County District Court File No. 62-CR-16-3689
Swanson, Attorney General, St. Paul, Minnesota; and John J.
Choi, Ramsey County Attorney, Peter R. Marker, Assistant
County Attorney, St. Paul, Minnesota (for respondent)
Cathryn Middlebrook, Chief Appellate Public Defender, Andrea
Barts, Assistant Public Defender, St. Paul, Minnesota (for
Considered and decided by Halbrooks, Presiding Judge;
Connolly, Judge; and Reilly, Judge.
search warrant that mistakenly includes an incorrect
person's name does not lack sufficient particularity when
the warrant provides a description of the correct person to
be searched that includes the correct person's name, date
of birth, and location, and the person intended to be
searched was searched.
challenges his convictions of assault with a dangerous
weapon, drive-by shooting, unlawful possession of a firearm,
and committing a crime for the benefit of a gang, arguing
that the district court erred by failing to suppress DNA
evidence and abused its discretion in admitting prior crimes
and testimony from a gang expert. We affirm.
19, 2016, A.B., a member of the Bang Out Boyz (BOB), a street
gang based in the Rice Street area of St. Paul, shot at T.R.
because of a dispute between T.R.'s younger brother,
S.L., and BOB. The dispute between S.L. and BOB began when
S.L. posted a rap video critical of a gang member associated
with BOB. BOB responded to the video by shooting at S.L. as
they drove past him. S.L. then posted another video showing
BOB that he was still alive and that included lyrics stating
that he would continue rapping. BOB then created a video of
D.B., a BOB gang member, rapping about how easy it was to
shoot at S.L. on the freeway.
was not a gang member and disliked the fact that his brother
S.L. was. Using a social-media post, T.R. attempted to
discourage S.L. and BOB from escalating their dispute. The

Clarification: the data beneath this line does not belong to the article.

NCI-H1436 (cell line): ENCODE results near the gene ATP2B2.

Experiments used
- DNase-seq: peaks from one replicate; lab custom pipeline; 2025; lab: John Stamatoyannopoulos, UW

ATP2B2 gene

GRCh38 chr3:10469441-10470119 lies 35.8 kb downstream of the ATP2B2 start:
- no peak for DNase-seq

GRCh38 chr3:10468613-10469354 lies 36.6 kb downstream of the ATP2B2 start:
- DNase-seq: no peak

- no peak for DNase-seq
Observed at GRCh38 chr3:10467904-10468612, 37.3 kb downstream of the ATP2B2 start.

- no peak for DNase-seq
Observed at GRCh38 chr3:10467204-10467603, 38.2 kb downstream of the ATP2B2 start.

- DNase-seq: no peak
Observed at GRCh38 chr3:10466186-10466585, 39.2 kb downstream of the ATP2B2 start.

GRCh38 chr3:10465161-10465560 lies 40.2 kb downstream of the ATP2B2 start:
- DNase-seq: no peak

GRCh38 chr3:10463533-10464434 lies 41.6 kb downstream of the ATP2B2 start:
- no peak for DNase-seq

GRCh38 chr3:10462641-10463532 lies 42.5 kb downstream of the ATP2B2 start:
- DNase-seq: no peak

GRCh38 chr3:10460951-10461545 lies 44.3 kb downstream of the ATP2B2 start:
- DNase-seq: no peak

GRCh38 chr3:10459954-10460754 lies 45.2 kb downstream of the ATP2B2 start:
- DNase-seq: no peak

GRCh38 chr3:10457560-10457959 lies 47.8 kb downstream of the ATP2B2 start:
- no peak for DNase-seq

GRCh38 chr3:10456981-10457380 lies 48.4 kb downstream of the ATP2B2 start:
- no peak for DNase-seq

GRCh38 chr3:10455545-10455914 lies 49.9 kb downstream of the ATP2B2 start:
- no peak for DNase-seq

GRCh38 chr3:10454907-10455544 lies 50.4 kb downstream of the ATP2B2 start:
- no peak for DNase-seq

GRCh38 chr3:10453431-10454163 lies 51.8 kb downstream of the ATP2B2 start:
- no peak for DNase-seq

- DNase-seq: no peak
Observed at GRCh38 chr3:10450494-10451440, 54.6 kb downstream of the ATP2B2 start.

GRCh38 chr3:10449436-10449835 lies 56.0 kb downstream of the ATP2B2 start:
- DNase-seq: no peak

next day, T.R. noticed two males in a blue four-door car
circling the block where he was driving. The passenger, A.B.,
made eye contact with T.R. as T.R. turned onto another
street. T.R. knew A.B. T.R. stopped and heard A.B. state,
"That's his brother. That's his brother."
A.B. exited the blue car, pointed a gun at T.R., and fired at
least five times before the car sped away. T.R., unhurt,
followed the car to get a license-plate number. Although T.R.
was unable to get the license-plate number, he noticed a
scuff mark on the car's front bumper. T.R. called 911 and
informed the dispatcher that he was shot at by A.B. from a
blue, four-door car and explained that A.B. had a "rap
beef" with S.L.
police met T.R. at the scene of the shooting and recovered
five bullet casings. T.R. informed the police that A.B. shot
at him because of an ongoing dispute between A.B.'s gang
and his brother. T.R. told the police that he was not sure
who drove the car but that he believed he would recognize the
driver if he saw him. The police searched A.B.'s name in
their system and discovered a license-plate number from a
blue vehicle that A.B. was associated with from a previous
police encounter. The police then drove to A.B.'s address
and saw a blue Chevy Cobalt with a license-plate number that
matched the number in the system parked further down the
street where A.B. lived.
order to assist, Officer Robert Lokhurst and a second officer
drove to A.B.'s address and saw A.B. and another male
with short dreadlocks standing on A.B.'s driveway.
Officer Lokhurst recognized one male as A.B. and noticed that
the other male had short dreadlocks. When Officer Lokhurst
and the other officer exited the squad car and identified
themselves, the two males took off running. A third officer